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Wow, bet that runs just like Steve intended!

There are two trains of thoughts in the world of hyper convergence.  One is to own the platform and provide an appliance model with a variety of choices for the customer based on varying levels of compute and storage.  Each box goes through thousands of hours of testing both aligned to and independent of the software that it powers.  All components are beaten to a pulp in various scenarios, ran to death and performance calibrated and improved at every step.  Apple has done this from its inception and has developed a vastly more reliable and innovative platform than any PC since.  Yes I’m a fanboy…

The other train is one that can (and has) been quickly derailed.

You create a nice bit of software, one that you also spend thousands of hours building and testing but when it comes to the platform you allow all manner of hardware as its base.  Processor, memory, manufacturer all are just names at this stage.  vSAN started its HCL last year as a massive Excel spreadsheet filled with a huge variety of tin most of which was guesswork and it showed by how that spreadsheet was received by the community.   Atlantis USX also uses a similar approach.  Choice of a thousands of flavours is great if you’re buying yogurt but not so good when your business relies on consistency and predictability – oh and a fast support mechanism from your vendor.  You can imagine the finger pointing when something goes wrong…

It’s the software that matters, of course, and while this statement is correct it’s only a half truth.

Unless you can accurately test and assure every possible server platform from every manufacturer your customers use then the supportability of the platform (that’s the hardware plus the software) is flawed.  If you can somehow do the majority you’re still in for a world of pain.  Controllers on the servers may differ.  Some SSDs may provide different performance in YOUR software regardless of their claimed speeds.  Suddenly the same software performs differently across hardware that is apparently the same.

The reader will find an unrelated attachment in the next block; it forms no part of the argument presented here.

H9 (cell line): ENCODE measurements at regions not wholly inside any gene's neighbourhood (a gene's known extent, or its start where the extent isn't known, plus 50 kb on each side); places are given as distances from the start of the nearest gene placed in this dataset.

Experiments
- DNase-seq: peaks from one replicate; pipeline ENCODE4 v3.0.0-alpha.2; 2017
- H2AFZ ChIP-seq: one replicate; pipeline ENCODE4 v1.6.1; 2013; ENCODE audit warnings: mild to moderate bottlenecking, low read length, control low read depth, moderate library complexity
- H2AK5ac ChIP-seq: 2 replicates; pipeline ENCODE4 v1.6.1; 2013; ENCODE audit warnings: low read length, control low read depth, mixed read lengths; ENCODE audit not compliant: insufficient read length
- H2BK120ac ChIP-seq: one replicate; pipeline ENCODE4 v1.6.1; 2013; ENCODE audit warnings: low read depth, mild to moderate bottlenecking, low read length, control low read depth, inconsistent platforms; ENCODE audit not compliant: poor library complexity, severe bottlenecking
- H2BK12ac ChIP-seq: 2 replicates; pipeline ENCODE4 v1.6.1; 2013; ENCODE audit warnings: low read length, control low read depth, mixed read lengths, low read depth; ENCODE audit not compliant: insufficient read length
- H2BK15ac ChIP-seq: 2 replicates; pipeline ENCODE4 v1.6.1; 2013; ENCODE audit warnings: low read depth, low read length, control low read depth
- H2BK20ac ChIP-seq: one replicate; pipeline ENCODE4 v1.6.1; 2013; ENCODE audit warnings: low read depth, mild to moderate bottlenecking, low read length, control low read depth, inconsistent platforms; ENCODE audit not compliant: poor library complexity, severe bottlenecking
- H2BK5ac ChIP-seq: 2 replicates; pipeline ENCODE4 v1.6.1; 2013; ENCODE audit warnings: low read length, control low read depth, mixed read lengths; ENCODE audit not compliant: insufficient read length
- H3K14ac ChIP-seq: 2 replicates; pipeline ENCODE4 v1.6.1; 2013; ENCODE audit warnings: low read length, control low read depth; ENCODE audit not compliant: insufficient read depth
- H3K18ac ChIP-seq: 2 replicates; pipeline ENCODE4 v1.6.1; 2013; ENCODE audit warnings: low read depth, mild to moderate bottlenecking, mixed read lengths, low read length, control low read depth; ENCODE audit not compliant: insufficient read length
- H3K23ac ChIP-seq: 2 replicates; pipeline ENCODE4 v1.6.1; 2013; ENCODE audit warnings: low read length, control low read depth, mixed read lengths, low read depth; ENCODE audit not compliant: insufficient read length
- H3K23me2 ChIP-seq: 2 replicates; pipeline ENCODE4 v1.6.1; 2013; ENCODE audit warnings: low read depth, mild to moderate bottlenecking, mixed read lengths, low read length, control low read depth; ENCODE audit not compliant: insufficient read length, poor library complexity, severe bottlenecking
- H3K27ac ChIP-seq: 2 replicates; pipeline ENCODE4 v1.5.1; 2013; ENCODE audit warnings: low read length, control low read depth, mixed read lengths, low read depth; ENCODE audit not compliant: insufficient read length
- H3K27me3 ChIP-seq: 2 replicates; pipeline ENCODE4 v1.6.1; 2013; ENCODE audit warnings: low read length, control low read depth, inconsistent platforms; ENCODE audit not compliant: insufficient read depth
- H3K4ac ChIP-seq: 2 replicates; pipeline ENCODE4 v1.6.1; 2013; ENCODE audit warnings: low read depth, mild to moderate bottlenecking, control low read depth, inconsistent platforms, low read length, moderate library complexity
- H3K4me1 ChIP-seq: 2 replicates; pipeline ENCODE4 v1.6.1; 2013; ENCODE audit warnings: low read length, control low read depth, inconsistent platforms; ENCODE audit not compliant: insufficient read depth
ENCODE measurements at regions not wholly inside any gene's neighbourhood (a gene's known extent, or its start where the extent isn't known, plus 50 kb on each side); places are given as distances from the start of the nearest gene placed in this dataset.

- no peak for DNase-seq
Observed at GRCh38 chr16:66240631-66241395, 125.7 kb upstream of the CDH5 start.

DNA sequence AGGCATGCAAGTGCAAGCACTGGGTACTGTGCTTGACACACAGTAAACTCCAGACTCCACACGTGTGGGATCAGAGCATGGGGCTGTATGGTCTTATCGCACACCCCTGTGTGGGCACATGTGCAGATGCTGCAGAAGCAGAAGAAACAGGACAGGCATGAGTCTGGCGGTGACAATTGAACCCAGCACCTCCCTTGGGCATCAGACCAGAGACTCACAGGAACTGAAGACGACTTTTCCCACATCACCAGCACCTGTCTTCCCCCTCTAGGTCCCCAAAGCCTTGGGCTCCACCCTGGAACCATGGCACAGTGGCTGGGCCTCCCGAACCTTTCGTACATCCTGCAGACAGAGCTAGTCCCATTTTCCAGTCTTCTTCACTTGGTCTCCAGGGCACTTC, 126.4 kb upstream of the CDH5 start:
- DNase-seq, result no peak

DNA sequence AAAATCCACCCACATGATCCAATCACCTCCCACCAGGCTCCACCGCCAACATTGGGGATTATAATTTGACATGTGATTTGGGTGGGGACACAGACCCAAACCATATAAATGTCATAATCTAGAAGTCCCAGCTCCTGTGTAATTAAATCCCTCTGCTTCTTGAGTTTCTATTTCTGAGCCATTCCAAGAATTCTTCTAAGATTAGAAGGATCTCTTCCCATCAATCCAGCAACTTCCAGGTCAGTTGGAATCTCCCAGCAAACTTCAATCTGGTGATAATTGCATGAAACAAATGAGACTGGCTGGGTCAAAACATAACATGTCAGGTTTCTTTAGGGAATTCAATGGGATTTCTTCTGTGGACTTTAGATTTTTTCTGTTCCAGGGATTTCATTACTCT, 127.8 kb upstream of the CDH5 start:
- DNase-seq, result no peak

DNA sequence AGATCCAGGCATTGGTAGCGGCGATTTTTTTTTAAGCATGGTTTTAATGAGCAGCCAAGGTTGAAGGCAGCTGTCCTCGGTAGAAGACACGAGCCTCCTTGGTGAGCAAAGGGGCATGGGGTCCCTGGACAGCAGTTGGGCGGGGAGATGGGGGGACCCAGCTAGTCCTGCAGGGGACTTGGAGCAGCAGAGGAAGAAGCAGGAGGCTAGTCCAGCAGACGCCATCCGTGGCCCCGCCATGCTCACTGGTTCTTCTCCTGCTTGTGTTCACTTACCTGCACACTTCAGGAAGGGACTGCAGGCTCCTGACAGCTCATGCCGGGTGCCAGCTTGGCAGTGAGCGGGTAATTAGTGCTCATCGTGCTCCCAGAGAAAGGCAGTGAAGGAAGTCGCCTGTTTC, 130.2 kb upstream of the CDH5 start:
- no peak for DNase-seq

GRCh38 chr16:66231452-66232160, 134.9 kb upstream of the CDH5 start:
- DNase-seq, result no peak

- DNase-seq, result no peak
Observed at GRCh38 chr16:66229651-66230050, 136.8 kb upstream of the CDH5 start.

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At Nutanix we’ve provided cutting-edge hardware from small footprint nodes to all-flash but never once have we not known the performance and reliability of our platform before it leaves the door and is powered up by a customer.  You can read about all six hardware platforms here.  When we OEM’d our software to Dell we gave the same level of QA to the HC appliances too.

We know our hardware platform and ensure that it works with the hypervisors we support.  We then know our software works with those hypervisors.  We own and assure each step to provide 100% compatibility.  If you’re just the software on top, you have thousands of possible permutations to assure.  Sorry I mean assume.

We own it all from top to bottom and the boxes, regardless of their origin or components, are 100% Nutanix.  This is how we can take and resolve support questions and innovate within the platform without external interference.  Customers love the simplicity of the product as you probably know but their is an elegance in also displaying a structured yet flexible hardware platform.  Ownership is everything.

I’ve lost count of the flack I’ve taken by “not being software only” as that’s “the only way to be truly software defined.”

What bollocks.

It is the software that matters but if as a company you cannot fully understand the impact your software has on the hardware it must run on then the only person you’re kidding is yourself and more worryingly the first person it hurts is your customer.

Let’s see who else follows the leader once again.